But I've left out a key statistic of theirs, a startling one. Back at that first step, when they graphically assembled those carbon frameworks, it turned out that the huge majority, a full 99.8% of them, had three- and four-membered rings in them. In order not to have a list so skewed toward cyclopropanes and cyclobutanes, they threw all of these out at the very start, leaving them with 1830 basic skeletons as opposed to 843,335 of them. Throwing out the likes of orthoesters and acetylenes, as it turns out, is nothing compared to the massive effect of shedding the small rings.

In this light, as the authors point out by an excellent astronomical analogy, their list of thirteen million stable compounds is actually surrounded and permeated by a huge unseen amount of "dark matter" - all those 3- and 4-membered rings. Many of them might be too strained to be stable, but many others would be fine. They just haven't been explored because they're too much of a pain to make. This, to me, was the single biggest surprise of the whole effort. I knew that there must be a lot of these compounds, but I never would have thought that their possible forms hugely outnumber all the other small molecules I've ever seen or thought of. What else don't we know?

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COMMENTS

1. Daniel Newby on March 7, 2005 12:12 AM writes...

I once got to thinking about a slightly different question: in the vast sea of reasonably stable structures, what fraction are immune to conventional synthesis? I.e., stuff where the most fruitful synthesis would be to smash likely-looking precursors in a particle accelerator and sort the debris with single-molecule NMR. For more than a few dozen carbons, I bet the fraction is appallingly large.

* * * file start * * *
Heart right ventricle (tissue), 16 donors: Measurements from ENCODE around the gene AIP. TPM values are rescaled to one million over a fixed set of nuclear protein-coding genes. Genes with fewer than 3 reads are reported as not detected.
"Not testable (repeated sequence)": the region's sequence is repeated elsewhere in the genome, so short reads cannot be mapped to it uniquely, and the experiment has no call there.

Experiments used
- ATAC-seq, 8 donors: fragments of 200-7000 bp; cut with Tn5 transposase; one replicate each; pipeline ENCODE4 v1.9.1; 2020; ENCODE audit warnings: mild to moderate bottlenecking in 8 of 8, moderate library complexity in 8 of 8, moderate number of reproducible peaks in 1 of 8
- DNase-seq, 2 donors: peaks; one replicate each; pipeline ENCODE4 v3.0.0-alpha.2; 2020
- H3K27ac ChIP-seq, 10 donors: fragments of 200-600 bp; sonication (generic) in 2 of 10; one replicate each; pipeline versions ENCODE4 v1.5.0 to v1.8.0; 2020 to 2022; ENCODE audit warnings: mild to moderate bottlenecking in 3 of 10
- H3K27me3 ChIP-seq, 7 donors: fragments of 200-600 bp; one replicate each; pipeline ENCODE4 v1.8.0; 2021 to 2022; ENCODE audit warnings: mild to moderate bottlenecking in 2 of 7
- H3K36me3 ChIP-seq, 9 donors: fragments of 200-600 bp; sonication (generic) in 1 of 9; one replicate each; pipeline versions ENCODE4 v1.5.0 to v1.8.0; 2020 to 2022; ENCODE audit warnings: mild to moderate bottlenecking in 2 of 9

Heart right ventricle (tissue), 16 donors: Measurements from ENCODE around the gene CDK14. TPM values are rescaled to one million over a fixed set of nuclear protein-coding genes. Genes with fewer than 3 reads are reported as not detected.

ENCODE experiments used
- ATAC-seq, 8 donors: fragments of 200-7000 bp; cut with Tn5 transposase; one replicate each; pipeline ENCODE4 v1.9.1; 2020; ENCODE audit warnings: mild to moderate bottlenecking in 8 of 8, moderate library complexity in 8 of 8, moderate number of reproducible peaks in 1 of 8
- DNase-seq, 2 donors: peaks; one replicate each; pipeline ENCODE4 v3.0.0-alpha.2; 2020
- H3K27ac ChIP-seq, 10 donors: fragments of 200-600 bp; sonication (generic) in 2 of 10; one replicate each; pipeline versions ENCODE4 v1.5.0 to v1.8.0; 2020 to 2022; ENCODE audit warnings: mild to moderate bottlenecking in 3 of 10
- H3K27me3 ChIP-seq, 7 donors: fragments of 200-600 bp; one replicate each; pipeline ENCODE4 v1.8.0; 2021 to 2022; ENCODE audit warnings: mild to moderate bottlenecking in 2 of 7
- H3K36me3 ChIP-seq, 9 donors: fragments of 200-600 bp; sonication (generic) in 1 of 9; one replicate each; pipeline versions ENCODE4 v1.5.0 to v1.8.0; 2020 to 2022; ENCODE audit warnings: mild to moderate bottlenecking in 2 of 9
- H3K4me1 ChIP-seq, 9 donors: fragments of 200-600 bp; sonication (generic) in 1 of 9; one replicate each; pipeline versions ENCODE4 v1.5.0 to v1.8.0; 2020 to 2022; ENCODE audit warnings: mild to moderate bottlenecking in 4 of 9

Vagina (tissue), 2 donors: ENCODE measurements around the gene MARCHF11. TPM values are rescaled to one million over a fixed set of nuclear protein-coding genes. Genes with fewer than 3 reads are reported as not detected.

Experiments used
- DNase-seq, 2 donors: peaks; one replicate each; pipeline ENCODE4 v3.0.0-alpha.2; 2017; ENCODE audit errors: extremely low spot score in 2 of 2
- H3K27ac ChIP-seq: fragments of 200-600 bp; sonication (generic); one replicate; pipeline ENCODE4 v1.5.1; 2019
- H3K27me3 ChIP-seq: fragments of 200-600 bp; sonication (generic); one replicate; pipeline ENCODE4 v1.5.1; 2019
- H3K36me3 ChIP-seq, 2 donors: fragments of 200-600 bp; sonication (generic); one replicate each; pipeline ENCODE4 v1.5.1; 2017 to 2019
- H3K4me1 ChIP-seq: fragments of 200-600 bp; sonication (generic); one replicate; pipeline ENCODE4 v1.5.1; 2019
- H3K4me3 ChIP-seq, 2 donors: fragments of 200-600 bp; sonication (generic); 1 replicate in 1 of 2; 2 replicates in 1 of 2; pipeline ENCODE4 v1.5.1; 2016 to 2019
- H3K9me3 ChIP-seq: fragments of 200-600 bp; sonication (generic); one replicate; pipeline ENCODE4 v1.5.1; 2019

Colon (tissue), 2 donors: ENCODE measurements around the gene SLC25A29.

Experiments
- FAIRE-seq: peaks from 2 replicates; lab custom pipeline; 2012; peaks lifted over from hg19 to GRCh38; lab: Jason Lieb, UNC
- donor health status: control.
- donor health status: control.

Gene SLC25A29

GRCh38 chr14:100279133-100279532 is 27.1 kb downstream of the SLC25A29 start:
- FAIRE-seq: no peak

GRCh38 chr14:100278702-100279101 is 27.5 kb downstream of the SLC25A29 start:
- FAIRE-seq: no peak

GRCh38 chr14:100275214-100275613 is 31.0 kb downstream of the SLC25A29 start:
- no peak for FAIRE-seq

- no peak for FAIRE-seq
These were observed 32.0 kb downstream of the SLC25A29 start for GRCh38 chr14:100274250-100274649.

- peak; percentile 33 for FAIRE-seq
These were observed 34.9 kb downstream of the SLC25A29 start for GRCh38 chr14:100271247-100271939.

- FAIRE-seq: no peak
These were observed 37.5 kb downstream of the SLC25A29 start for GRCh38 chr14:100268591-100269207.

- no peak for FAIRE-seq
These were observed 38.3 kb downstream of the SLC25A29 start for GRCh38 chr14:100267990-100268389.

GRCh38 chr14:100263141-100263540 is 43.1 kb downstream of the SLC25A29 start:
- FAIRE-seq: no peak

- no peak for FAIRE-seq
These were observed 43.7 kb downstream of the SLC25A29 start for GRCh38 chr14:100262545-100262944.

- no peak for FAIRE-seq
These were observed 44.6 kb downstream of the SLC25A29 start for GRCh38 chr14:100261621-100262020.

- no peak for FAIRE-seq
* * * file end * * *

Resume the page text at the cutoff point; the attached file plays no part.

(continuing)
Now that I think about it, carbon nanotubes and fullerenes fall squarely in the "impossible to synthesize" category. Trying to make them an atom at a time would be madness. It is sheer luck that they self-assemble so nicely.

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2. David Govett on March 7, 2005 4:33 AM writes...

Will software ever be sophisticated enough and will hardware ever be fast and capacious enough to infer function from structure? If so, software would be able to model and characterize any number of compounds relatively quickly.

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3. Derek Lowe on March 7, 2005 8:41 AM writes...

The authors did run some "virtual screening" software through their library, and broke it down into how many structures were potential receptor ligands and so on. But my trust in those methods just barely moves the meter off zero.

I think that de novo function-from-structure falls into the category of "probably not quite impossible." What, in other words, an engineer would call, with a pained expression, "nontrivial."

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4. a Chemist on March 19, 2005 7:47 AM writes...

You might also want to have a look at Jonathan Goodman's article in the current Chem & Und (when it makes it's way across the pond, or online), Issue 6, p 18 (or the cited article from it, J Goodman and K de Silva, J. Chem. Inf. and Modeling 2005, 1, 81)

Looks at this from a slightly different perspective